Family photo albums can help jog an elderly friend or relative’s memories, but consider taking the photo book idea one step further: Create a “memory book” that combines personal photos with brief family stories and historical information.
These can be used to help people struggling with memory loss, and give younger family members a window into older relatives’ lives.
Memory books are also useful in helping older people introduce themselves to caregivers and provide topics for conversation, says Ann Norwich, director of the adult gerontology nurse practitioner program at York College of Pennsylvania.
By illustrating and explaining details from the person’s past, Norwich says, the books cue caregivers and other visitors to ask better questions. That can prolong positive conversation.
Read full article and learn how to begin at: Coeur d’Alene Press
Photographers offer tips on what it takes to capture the market.
Start with the basics – that’s what Jane Cox did before setting
up her own business, which specialises in family and corporate photography.
She recommends mastering at least the basic technical skills before charging for your work – that includes exposure, shutter speed
and aperture, which ensure creative control of the camera.
Training companies, such as Aspire, and adult education college courses are perfect for understanding both the technical and business sides of photography, she adds.
Practise on family and friends to begin with, says Ms Cox – and learn how to take shots in lots of different unfavourable scenarios, such as a dark candle-lit room, or outdoors in bright sunshine, where people will have dark “panda eyes”.
Read @ Telegraph.co.uk
A unique initiative is giving communities the chance to find their voices through the power of photography.
The Inclusive Images project empowers residents across West Dunbartonshire to raise awareness of the area’s diversity and its social challenges.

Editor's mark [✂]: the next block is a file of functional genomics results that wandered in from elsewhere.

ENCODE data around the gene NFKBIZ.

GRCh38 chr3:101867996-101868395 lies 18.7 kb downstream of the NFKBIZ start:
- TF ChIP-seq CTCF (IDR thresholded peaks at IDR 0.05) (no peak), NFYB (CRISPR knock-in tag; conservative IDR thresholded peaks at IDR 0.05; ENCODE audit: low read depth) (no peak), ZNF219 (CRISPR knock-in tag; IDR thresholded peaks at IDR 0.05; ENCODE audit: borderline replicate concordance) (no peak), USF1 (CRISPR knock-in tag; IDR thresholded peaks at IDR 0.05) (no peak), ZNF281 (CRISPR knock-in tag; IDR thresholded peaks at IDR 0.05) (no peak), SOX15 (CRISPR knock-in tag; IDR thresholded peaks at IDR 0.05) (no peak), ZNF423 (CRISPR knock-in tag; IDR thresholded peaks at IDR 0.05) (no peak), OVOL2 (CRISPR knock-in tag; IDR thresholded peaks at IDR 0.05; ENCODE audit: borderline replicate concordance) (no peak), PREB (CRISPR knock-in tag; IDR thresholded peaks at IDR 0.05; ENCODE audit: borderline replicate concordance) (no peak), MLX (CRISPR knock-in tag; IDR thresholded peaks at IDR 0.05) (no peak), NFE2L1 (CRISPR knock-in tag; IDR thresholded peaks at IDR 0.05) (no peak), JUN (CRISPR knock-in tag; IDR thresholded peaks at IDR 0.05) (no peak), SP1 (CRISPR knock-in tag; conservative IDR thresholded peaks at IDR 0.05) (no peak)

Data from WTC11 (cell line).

Aimed at those who experience isolation, they tell their stories through striking images, highlighting their strengths and plights in scenes of both beauty and deprivation.
Ream more @ Scottish Daily Record
James Hyman hopes the gift, which includes works by Bill Brandt, Tony Ray-Jones, Bert Hardy, Roger Mayne, Martin Parr, Chris Killip, and Anna Fox, will help boost interest in British photography both internationally and at home, he tells BJP
Read @ British Journal of Photography
SHARDAE Cannon is using her talent behind the lens to give a special gift to families who are affected by terminal illness.
Ms Cannon has been operating her business Cherished Studios in Toowoomba for one year.
She specialises in family photography but also captures special milestones such as babies, engagements and weddings.
“I truly love what I do. It’s the ultimate goal to do what you love for a living and I’m very blessed and grateful that I’m able to do that,” she said.
Read @ Toowoomba Chronicle
Photography often captures more than what we can see. Yes, it has the ability to create worlds, but also to shape and influence our worlds as well. It provides a living history and a tangible connection that written words can’t always accomplish.
And photography is ever-evolving over the years. Case in point: I found myself trying to explain to someone what camera “film” was and how it had to be sent away to be “developed.” To her, photography is immediate, digital and often disposable.
But as photographer Kevin Holliday attests, there’s a broader, more intense connection to our images than even we might be aware of.
Read more @ Charleston Post Courier
Turkish photographer Cuma Cevik organizes adventurous trips to a wide range of countries after being inspired to shoot incredible landscape photography around the world. Bringing along curious travelers, they set out on photo safaris to capture the magical landscapes of each setting. Interestingly, it was an early love of fine art that brought Cevik toward his current profession.
Initially interested in oil painting, he instead studied to become a social studies teacher when the art academy proved too costly. It was during university that he took up photography as a creative outlet. Upon graduation, he began traveling the world to shoot stunning outdoor photography. He was initially drawn to landscape photography thanks to the rich nature he was surrounded by in the Turkish city of Bolu, and the pull toward landscape photography has only grown stronger as he has continued to voyage around the world.
Read more @ My Modern Met